The second most successful EV city is Los Angeles. Mayor Antonio Villaraigosa wants to turn the “car capital of the world” into the “electric car capital of the world.” The ambitious goal of 80,000 EVs by 2015 may be a surprise for those who are familiar with the history of plug-in vehicles in that region. In the 1990s, car manufacturers in California produced nearly 5,000 electric cars. A few years later, they were all destroyed or donated to museums as the local government "grew doubtful of consumers' willingness to accept the cars." The u-turn in LA's policy has resulted in more than 2,000 registered electric cars.

Rotterdam is the most successful electric car city in Europe, with 1,100 EVs on the road. When considering the ratio of electric cars to petrol-fueled vehicles, the Dutch city is even the most successful electric car hub in the world with 532 EVs per every 100,000 registered vehicles. These statistics might be a thorn in the side of Mayor of London Boris Johnson, who aims to turn Britain's capital into the “EV capital of Europe.” London did not make it into the top 16 electric car cities in the world, unfortunately.

The IEA study took an in-depth look at the energy infrastructure, travel patterns, and initiatives of 16 cities and regions all over the world. It found that all of these areas are actively pursuing development goals through different innovative policies and programmes. While some of the approaches are tailored to each city, many of the strategies are common. For example, drivers of electric cars are offered a mix of financial and non-financial consumer incentives, such as tax credits, purchase subsidies, discounted tolls, free parking, and access to restricted highway lanes. The strategies also include specific projects such as sightseeing EV taxi service in Hakone (a town in the Kanagawa Prefecture). Other cities ahead of the game include Amsterdam, where the Car2Go that allows members of the public to pick up and drop off pay-as-you-go electric cars all over the city was introduced; and Barcelona, where owners of electric motorbikes can charge their vehicle for free at hotels and university campuses.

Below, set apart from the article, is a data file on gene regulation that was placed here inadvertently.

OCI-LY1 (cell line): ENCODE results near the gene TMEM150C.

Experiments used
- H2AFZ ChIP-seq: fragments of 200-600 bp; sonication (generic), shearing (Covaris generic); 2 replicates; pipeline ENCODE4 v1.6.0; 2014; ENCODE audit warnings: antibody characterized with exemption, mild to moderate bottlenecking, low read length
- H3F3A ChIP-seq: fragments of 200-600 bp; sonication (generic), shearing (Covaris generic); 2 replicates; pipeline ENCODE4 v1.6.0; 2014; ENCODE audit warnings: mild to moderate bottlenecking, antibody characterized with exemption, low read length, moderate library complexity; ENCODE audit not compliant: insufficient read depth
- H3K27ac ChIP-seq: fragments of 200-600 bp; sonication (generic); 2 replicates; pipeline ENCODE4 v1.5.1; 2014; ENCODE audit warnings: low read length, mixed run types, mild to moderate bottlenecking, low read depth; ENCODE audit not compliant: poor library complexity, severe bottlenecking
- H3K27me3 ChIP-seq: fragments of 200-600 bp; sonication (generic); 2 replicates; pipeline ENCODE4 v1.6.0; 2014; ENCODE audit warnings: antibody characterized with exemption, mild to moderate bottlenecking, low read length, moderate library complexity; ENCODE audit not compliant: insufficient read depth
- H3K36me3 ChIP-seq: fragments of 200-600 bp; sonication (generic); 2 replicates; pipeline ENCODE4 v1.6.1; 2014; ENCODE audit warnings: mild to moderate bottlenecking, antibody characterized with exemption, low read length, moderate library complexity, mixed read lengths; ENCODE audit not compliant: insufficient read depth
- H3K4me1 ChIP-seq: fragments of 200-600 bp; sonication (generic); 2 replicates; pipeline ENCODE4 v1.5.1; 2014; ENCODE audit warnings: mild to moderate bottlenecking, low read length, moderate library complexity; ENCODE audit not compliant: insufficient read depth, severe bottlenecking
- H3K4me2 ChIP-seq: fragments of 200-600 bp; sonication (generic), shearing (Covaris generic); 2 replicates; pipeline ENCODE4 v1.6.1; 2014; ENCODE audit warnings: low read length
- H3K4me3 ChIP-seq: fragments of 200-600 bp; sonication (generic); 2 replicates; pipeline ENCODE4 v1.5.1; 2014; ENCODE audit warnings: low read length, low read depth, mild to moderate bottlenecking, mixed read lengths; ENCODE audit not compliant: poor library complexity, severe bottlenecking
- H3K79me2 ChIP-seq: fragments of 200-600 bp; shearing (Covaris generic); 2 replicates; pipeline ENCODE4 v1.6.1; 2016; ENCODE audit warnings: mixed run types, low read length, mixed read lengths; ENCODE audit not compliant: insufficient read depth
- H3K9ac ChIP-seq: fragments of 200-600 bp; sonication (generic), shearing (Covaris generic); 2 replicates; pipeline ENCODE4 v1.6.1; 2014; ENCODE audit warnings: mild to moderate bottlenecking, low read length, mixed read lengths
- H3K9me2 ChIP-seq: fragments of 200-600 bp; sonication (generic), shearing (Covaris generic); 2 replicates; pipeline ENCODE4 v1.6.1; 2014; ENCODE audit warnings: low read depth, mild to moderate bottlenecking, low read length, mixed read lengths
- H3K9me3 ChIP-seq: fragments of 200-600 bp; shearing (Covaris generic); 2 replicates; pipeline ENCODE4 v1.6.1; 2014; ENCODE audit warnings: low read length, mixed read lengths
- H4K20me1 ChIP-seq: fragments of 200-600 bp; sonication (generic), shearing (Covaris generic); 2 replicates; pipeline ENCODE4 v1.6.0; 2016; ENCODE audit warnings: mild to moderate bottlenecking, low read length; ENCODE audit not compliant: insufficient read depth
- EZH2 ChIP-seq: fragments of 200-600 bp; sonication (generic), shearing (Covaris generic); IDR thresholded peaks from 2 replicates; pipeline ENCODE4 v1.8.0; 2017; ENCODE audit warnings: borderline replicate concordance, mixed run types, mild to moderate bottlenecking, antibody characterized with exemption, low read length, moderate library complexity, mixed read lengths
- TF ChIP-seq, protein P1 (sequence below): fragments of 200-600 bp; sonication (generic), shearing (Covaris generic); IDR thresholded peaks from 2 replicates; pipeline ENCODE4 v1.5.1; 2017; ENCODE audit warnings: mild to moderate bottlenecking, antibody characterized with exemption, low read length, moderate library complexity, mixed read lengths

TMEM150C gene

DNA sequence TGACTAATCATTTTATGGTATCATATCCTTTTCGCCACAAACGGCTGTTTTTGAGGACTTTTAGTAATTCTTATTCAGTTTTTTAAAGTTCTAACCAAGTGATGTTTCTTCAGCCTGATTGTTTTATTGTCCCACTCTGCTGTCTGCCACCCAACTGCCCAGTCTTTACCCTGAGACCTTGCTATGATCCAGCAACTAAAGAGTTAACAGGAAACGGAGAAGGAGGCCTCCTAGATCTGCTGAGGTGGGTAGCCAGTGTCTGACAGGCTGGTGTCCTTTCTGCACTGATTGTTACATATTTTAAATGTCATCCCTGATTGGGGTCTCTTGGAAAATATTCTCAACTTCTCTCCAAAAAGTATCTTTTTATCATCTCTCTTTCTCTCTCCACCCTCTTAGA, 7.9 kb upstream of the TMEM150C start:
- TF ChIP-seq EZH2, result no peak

Some of the projects also have an international focus. Shanghai is leading the Electric Vehicle Initiative (EVI) that plans to build a demonstration base for exploring sustainable development of urban transportation, organize automotive enterprise clubs, and set up international communication platforms. Part of that initiative is the Test Drive/Ride Centre of China, set up to educate the public about EV development, history, and future trends as well as to promote the environmental benefits of electric cars. This initiative was presented in the United States at the Clean Energy Ministerial and received positive response from France, Germany, Japan, Sweden, Spain, Denmark, South Africa, and Portugal.

All of the top electric car cities and regions participating in the study have big plans for the future and aim to introduce even more EVs. That goal is supported by their national governments. By 2020, China and the United States jointly forecast sales of 2.5 million electric cars. The European Union has more optimistic numbers and predicts 20 million electric vehicles on the roads by 2020.

Whether this ambitious goal can be achieved within the next eight years is not sure yet, but the International Energy Agency study on the top EV cities and their initiatives indicates that we are definitely on the right track.